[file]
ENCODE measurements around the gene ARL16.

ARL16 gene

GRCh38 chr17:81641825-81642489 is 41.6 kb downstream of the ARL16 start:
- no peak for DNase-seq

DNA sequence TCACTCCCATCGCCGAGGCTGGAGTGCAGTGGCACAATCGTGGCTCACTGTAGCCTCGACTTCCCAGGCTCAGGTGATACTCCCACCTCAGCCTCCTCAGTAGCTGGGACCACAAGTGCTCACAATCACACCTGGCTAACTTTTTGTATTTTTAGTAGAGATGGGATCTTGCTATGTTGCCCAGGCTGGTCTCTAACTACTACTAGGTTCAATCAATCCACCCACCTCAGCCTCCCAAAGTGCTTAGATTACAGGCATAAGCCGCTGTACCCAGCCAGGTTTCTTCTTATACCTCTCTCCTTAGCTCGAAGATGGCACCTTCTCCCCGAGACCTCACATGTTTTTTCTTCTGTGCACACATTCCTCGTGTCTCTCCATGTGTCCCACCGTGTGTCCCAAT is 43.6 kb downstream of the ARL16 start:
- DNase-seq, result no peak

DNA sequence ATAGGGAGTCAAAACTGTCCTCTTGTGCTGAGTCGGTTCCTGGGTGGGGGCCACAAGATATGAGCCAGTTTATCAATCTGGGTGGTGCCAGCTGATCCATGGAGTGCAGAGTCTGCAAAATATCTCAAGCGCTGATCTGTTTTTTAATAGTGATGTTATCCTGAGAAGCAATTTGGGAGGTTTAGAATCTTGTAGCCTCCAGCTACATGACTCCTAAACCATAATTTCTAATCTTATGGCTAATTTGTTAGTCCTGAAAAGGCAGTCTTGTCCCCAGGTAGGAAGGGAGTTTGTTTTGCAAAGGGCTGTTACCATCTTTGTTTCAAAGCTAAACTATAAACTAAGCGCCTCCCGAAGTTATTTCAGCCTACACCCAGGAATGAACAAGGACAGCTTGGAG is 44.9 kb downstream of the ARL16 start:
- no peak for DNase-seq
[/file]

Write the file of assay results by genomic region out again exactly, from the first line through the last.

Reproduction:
ENCODE measurements around the gene ARL16.

ARL16 gene

GRCh38 chr17:81641825-81642489 is 41.6 kb downstream of the ARL16 start:
- no peak for DNase-seq

DNA sequence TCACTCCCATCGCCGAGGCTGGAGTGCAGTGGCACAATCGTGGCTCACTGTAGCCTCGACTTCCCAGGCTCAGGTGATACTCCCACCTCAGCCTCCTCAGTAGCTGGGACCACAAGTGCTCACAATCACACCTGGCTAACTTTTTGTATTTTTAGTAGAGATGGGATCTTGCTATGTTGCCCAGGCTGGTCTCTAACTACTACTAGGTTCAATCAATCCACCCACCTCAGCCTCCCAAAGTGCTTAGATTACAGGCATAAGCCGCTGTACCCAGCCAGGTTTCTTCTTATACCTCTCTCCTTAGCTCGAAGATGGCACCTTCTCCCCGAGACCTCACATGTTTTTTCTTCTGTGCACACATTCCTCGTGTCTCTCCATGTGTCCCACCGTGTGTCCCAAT is 43.6 kb downstream of the ARL16 start:
- DNase-seq, result no peak

DNA sequence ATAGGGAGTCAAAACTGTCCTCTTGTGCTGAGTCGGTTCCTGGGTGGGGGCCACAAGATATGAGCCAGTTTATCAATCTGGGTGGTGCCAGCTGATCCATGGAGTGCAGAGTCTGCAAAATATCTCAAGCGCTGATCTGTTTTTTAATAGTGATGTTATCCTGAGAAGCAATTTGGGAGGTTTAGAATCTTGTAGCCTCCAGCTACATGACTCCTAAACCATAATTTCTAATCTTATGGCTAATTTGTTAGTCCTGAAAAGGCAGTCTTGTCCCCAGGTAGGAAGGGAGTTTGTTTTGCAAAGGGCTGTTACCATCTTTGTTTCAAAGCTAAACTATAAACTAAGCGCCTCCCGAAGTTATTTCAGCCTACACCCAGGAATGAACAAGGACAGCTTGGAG is 44.9 kb downstream of the ARL16 start:
- no peak for DNase-seq